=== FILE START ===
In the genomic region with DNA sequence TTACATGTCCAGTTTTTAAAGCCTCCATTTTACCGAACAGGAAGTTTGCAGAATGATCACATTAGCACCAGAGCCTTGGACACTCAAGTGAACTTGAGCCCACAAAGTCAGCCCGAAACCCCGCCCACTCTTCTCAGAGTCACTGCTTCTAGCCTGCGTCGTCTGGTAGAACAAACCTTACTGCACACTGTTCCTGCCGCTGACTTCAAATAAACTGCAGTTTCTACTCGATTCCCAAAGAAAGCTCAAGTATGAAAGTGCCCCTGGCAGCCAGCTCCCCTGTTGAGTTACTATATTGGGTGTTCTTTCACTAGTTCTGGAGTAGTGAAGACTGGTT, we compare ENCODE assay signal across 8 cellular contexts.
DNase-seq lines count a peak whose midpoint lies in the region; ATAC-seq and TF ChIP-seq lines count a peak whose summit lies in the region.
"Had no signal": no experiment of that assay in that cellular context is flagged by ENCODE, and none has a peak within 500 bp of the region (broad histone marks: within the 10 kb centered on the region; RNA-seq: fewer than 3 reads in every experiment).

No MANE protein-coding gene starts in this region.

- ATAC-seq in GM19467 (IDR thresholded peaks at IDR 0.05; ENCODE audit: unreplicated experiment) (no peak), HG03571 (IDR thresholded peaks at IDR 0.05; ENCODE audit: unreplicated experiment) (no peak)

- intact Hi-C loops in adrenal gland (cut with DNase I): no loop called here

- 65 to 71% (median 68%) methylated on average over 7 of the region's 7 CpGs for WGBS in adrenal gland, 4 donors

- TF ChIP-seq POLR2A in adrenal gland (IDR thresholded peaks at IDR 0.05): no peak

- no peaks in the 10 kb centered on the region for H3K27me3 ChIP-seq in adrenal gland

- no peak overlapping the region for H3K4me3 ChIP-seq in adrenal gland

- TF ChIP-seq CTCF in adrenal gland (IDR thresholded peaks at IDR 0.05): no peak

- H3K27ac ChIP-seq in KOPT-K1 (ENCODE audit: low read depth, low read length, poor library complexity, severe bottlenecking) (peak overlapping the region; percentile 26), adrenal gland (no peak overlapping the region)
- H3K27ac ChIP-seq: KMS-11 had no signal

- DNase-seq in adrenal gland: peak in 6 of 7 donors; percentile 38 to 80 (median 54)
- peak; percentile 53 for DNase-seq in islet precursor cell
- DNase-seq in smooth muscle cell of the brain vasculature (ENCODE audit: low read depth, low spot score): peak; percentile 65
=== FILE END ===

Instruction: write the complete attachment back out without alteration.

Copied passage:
In the genomic region with DNA sequence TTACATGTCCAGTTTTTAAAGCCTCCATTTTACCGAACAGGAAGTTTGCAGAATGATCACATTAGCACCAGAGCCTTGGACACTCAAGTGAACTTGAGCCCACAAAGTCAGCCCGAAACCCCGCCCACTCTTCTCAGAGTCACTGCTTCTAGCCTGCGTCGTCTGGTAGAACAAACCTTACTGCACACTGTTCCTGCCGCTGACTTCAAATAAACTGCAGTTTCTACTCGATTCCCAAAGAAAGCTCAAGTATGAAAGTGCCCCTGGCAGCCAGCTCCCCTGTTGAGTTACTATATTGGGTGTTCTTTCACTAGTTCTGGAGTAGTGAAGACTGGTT, we compare ENCODE assay signal across 8 cellular contexts.
DNase-seq lines count a peak whose midpoint lies in the region; ATAC-seq and TF ChIP-seq lines count a peak whose summit lies in the region.
"Had no signal": no experiment of that assay in that cellular context is flagged by ENCODE, and none has a peak within 500 bp of the region (broad histone marks: within the 10 kb centered on the region; RNA-seq: fewer than 3 reads in every experiment).

No MANE protein-coding gene starts in this region.

- ATAC-seq in GM19467 (IDR thresholded peaks at IDR 0.05; ENCODE audit: unreplicated experiment) (no peak), HG03571 (IDR thresholded peaks at IDR 0.05; ENCODE audit: unreplicated experiment) (no peak)

- intact Hi-C loops in adrenal gland (cut with DNase I): no loop called here

- 65 to 71% (median 68%) methylated on average over 7 of the region's 7 CpGs for WGBS in adrenal gland, 4 donors

- TF ChIP-seq POLR2A in adrenal gland (IDR thresholded peaks at IDR 0.05): no peak

- no peaks in the 10 kb centered on the region for H3K27me3 ChIP-seq in adrenal gland

- no peak overlapping the region for H3K4me3 ChIP-seq in adrenal gland

- TF ChIP-seq CTCF in adrenal gland (IDR thresholded peaks at IDR 0.05): no peak

- H3K27ac ChIP-seq in KOPT-K1 (ENCODE audit: low read depth, low read length, poor library complexity, severe bottlenecking) (peak overlapping the region; percentile 26), adrenal gland (no peak overlapping the region)
- H3K27ac ChIP-seq: KMS-11 had no signal

- DNase-seq in adrenal gland: peak in 6 of 7 donors; percentile 38 to 80 (median 54)
- peak; percentile 53 for DNase-seq in islet precursor cell
- DNase-seq in smooth muscle cell of the brain vasculature (ENCODE audit: low read depth, low spot score): peak; percentile 65